That being said, this place is still a rathole.
Anyway, I’m here, tourists and all, and find myself rather taken aback after my time in Xela. It seems odd to see so many gringos and gringas all at once. It’s like stepping out the door one day for your usual walk through the city, and suddenly finding yourself surrounded by tourists snapping photos. I find myself fiercely resenting them, and wanting them all to go away so I can have some peace and quiet. (Which is all the more ironic, since a few days ago I couldn’t wait to get away from Xela.)
I have mixed feelings about having come to Antigua. I wish I’d had a few more days in Xela, to talk to Carlos (my guide) and have him show me around, and introduce me to, the people he knows. I feel that the best part of traveling is the people you meet, and to really meet a group of people takes time–to find your contacts, to have them introduce you around, and really get to know them as people, instead of the usual tourist show. I wish I weren’t on a schedule…if I’d been traveling solo, truly solo, with no timeframe, I’d have stayed in Xela at least another few days, maybe a week, before leaving for Antigua. Traveling on a timeframe is the absolute pits.
Oh, to have six months to travel again…
Well, anyway, I’m here in Antigua, and I’ve already scored one splendid piece–it’s a huipil (woman’s blouse) covered with colorful parrots and flowers in what looks like needlepoint, but is actually extremely detailed brocade weaving. And it’s double-faced–the pattern is the same on both front and back, which takes even more skill. They do these incredibly complex weavings on the backstrap loom, because it’s portable–they can’t cart around a floor loom, but a backstrap loom can go anywhere, and they can work on it wherever they are. I saw a little girl working on one of those huipils, while minding the shop. Tomorrow I’ll go back and try to get a photo of her, and try to buy the loom she’s working on along with the part-finished piece–if I can convince her to part with it, it will be priceless for demonstrations and examples.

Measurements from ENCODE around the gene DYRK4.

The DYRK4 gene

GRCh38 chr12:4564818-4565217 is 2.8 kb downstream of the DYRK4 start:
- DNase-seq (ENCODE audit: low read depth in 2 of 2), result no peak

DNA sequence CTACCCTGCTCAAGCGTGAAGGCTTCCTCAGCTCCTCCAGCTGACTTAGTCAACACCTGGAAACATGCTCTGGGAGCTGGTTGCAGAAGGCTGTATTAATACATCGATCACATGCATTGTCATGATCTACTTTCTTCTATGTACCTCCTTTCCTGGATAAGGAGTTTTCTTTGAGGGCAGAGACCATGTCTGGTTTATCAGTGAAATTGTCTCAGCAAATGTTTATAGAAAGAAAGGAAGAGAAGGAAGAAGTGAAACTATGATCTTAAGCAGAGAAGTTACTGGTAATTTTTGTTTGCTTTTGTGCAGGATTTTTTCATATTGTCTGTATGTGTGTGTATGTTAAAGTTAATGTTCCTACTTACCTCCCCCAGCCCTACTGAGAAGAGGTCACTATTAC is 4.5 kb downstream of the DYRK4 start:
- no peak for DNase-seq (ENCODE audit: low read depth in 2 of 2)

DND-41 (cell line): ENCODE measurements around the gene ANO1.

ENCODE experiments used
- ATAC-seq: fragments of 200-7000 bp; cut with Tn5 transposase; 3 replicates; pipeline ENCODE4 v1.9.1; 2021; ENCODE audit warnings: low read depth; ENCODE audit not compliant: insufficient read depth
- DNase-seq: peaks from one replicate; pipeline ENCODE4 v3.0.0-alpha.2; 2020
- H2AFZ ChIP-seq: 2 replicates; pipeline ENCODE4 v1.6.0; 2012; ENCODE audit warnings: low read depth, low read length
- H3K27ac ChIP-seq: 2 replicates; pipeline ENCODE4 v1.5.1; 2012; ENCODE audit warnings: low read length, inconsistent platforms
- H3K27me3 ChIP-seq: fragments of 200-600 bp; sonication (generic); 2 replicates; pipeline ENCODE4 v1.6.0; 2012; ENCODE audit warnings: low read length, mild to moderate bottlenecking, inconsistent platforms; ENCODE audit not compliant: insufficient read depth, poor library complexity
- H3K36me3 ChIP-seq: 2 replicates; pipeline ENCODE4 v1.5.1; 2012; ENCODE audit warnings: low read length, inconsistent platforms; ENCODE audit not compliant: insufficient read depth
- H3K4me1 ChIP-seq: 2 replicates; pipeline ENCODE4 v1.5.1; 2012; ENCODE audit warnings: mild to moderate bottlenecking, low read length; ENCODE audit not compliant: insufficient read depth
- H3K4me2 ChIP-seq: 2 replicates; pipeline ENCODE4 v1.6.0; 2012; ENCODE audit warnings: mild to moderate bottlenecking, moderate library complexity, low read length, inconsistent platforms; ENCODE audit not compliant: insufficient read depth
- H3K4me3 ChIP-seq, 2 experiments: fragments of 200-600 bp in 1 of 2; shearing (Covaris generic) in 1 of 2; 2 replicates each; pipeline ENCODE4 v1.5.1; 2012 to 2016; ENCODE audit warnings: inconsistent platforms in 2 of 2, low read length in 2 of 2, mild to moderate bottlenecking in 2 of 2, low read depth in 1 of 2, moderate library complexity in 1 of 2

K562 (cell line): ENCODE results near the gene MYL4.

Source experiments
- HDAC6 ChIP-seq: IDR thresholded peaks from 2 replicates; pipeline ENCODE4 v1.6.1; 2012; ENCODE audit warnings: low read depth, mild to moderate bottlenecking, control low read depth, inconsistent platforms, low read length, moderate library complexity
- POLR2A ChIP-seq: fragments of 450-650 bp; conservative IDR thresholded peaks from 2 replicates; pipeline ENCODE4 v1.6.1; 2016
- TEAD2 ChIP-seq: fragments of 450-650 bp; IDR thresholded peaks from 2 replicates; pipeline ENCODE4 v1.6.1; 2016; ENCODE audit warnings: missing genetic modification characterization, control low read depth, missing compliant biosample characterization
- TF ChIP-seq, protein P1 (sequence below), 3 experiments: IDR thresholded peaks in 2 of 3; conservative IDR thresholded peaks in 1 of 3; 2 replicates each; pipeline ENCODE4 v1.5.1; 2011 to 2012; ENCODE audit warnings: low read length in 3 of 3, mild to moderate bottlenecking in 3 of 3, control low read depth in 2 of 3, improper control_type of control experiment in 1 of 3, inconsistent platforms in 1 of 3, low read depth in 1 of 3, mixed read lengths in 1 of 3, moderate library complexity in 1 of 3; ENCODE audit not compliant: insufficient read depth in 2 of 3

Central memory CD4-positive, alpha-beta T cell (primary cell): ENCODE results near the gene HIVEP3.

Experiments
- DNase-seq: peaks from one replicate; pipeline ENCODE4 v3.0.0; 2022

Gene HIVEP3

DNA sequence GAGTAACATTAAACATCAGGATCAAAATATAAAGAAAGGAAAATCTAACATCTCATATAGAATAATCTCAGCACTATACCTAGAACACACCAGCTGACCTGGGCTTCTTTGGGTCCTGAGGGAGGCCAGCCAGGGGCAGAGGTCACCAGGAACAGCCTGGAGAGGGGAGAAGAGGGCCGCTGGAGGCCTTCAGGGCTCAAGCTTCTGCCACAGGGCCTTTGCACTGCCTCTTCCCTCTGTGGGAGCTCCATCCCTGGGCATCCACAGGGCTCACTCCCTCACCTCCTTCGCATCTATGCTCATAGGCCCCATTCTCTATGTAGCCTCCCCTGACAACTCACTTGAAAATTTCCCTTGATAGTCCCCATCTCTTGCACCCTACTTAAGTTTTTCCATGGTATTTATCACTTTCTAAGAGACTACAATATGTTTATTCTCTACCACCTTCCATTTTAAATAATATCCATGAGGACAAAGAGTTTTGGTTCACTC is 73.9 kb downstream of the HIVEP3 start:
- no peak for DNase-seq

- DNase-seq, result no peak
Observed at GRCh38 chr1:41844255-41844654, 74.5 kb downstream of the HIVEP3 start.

I’m pleased with how good my Spanish is, now–I’ve been getting around quite well recently, and bargaining in Spanish is coming easily and well. This afternoon I asked a couple people where to find an ATM, and had no trouble understanding their response. It’s such a relief to be able to move about so easily, and such a contrast with the gringos I see on the streets. I can talk to shopkeepers, ask them where something came from, even say, “Hey, that comes from Xela, doesn’t it?”, and even have short conversations about the pieces on display. It’s much better than where I was even a few days earlier. I love it.
Damn. I really wish I had more time here. I never should have gotten that ticket to Belize.
Well, I did buy it, and off I’ll go, and I’ll certainly have a great time there. But it won’t be here.
Three weeks isn’t long enough. Six months isn’t long enough. I want to see EVERYTHING! And there are so many things I’ll never get to see, try, do. Life is so damn short.